Have you seen my new pink jacket? The glossy one with tassels that baba jaan gave me? It has stains of mucus and blood and patches of dirt and dried tears from yesterday. But I know that I can wash it all away. It’s my favorite jacket and I want it back. Baba jaan says that I look like a Barbie doll while wearing it but to make sure to wear it with matching pink clip. You can have it if you want, it is lying beneath the heaps of dirt where the men with the candy came.

A few months back Uncle came to our place. Our house was filled with aroma of traditional ‘Kasuri Methi and Fish’ that day and I recall that Ami Jaan was very angry at me because I lost the keys of her cupboard as she had to pay the delivery boy who brought uncle’s favorite fish. She was furious because in a few days she’d be gone for Umrah and I was learning to be on my best behavior and become responsible. That day, she taught me how to find lost things. She asked me to sit down and to think about all the stuff that happened before the keys were lost, so I recalled.

And now, just like how I found my Ama Jaan’s keys, I will find my pink jacket.

I cannot see the time yet, but I knew that it was past my playtime when I put back the room’s cushions. We were playing ‘ghar ghar’. I don’t have cushions where I am now but I can see everything and everyone from here. I can see the blue skies and the green grounds and chacha jaan’s horses too! And the best part is that I am allowed to play without khala jaan calling me to read my daily lesson. Am I not the luckiest girl?

That day, I put on my yellow rainbow shirt because it goes so well with my pink jacket. Api Jee clipped my hair back with one of her black ponies but when I went out of the corridor, I threw away the pony and parted my hair with my pink clip. I could not wait to come back and set the cushions back again.

The street was empty and the way to khala jaan’s house was short. I skipped and hopped, holding my suparas. When I turned towards the next street, I saw a huge man standing, leaning against the wall Abu jaan had built. He smiled at me so I smiled back.

What’s your name?

Zainab! But everyone calls me Zainu.

Zainab, laikin apka naam tou pari hona chhaiye tha.

I grinned.

Do you want any candy, pari?

I don’t.

My friend has a lot of candies.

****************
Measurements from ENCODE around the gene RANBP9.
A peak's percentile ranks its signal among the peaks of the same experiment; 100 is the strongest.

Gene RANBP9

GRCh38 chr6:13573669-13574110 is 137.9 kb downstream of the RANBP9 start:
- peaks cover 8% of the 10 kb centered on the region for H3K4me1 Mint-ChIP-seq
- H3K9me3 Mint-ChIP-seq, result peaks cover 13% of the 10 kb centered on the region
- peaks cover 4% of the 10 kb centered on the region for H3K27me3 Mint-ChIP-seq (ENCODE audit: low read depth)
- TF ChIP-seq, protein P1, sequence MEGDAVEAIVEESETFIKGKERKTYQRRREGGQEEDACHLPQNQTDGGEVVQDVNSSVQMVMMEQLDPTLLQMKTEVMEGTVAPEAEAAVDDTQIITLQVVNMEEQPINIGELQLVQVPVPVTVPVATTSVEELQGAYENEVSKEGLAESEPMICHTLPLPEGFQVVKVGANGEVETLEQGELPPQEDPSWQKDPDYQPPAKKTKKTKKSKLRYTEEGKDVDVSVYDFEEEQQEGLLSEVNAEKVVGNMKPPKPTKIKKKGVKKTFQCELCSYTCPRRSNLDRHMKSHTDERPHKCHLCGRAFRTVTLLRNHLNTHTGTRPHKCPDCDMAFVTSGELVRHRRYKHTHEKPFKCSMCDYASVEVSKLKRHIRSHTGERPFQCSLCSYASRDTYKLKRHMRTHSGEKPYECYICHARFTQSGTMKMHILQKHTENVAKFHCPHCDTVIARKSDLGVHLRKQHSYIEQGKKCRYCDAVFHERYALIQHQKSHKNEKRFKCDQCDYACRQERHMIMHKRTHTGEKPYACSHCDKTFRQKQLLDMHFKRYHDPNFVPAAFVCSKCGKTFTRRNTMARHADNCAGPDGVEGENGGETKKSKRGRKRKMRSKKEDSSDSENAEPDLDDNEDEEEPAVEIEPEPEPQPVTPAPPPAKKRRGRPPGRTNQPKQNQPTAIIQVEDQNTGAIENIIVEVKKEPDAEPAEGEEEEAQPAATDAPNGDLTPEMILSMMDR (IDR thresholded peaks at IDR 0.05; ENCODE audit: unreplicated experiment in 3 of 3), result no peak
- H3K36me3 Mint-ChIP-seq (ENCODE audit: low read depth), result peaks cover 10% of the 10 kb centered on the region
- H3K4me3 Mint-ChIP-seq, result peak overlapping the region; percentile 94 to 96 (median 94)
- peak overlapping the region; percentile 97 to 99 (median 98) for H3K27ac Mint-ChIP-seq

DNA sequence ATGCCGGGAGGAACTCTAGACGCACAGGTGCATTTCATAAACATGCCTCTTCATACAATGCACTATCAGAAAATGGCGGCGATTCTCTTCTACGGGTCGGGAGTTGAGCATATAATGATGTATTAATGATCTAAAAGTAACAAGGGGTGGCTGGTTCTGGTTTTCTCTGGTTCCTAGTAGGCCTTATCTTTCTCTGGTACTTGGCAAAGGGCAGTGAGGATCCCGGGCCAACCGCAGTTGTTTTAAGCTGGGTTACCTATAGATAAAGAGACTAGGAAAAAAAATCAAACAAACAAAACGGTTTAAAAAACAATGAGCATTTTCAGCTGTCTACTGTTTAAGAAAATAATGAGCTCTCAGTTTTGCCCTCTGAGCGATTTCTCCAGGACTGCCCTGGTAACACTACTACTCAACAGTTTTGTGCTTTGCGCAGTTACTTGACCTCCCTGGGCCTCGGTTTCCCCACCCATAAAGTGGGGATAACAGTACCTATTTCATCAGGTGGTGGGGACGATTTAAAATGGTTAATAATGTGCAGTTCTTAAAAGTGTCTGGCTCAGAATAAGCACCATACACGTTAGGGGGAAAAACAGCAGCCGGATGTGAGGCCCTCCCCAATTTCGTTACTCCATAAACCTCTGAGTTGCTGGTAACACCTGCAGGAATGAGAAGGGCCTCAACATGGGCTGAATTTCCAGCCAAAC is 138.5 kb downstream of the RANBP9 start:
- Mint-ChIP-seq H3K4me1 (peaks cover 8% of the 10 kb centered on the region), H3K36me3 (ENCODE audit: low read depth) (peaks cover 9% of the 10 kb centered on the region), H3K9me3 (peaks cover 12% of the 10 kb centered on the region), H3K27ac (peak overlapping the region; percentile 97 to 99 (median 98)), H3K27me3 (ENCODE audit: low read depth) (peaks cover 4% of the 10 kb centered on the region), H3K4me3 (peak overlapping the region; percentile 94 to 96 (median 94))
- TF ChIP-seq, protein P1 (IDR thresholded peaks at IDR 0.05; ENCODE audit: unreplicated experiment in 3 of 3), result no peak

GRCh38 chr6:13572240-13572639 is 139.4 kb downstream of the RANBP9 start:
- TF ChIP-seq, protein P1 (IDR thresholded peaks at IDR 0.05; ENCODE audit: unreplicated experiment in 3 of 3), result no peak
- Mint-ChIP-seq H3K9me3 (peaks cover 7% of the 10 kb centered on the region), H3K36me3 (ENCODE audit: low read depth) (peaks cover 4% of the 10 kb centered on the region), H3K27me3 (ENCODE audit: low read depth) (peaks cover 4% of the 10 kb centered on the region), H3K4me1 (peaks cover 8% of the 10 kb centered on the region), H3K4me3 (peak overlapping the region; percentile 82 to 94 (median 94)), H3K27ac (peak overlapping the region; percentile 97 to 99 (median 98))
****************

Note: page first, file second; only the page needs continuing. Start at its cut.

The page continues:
Bhaiya jaan always said that he had candies when he wanted me to fetch him water but he never gave me any.

Let me take you to my friend.

I am getting late. Khaala jaan gussa karein gi.

Apko Dairy Milk pasand hai? Bari wali?

I did like Dairy Milk but I shook my head.

Mujhe nahin pasand!

He grasped my hand and looked at me with his huge, raven black eyes. He was a huge man with terribly huge eyes and his grip was very tight. I did want to break free and I think I tried but I was little and he was big and my legs followed his to the end of the street.

What happened after that is a blur. I could feel the cold bricks rubbing against my body and all I could think about was the scolding I’d get if khala jaan knew I had missed my lesson. It hurt. It hurt more than anything had ever hurt. Even more than the time when bhayiya jaan had pushed me off the stairs and I had scraped my knee,  even more than when Sara borrowed my doll and refused to give it back.

I remember screaming, I remember being hit but most of all, I remember staying still like my barbie on the shelf, very still.

I remember the man’s beard, longer than his face, covered in my sweat and his.

I remember that the blood in my mouth tasted like sweets uncle gave me when Ami Jaan served him fish the other day.

I remember the man asking me if I was in pain, I remember tried to nod. I remember him saying that he’ll put an end to it.

I remember flying to the clouds, leaving my bruised body behind. I remember seeing angels and the biggest room to play in.

I remember a little bit of everything. But I don’t remember what happened to my pink jacket.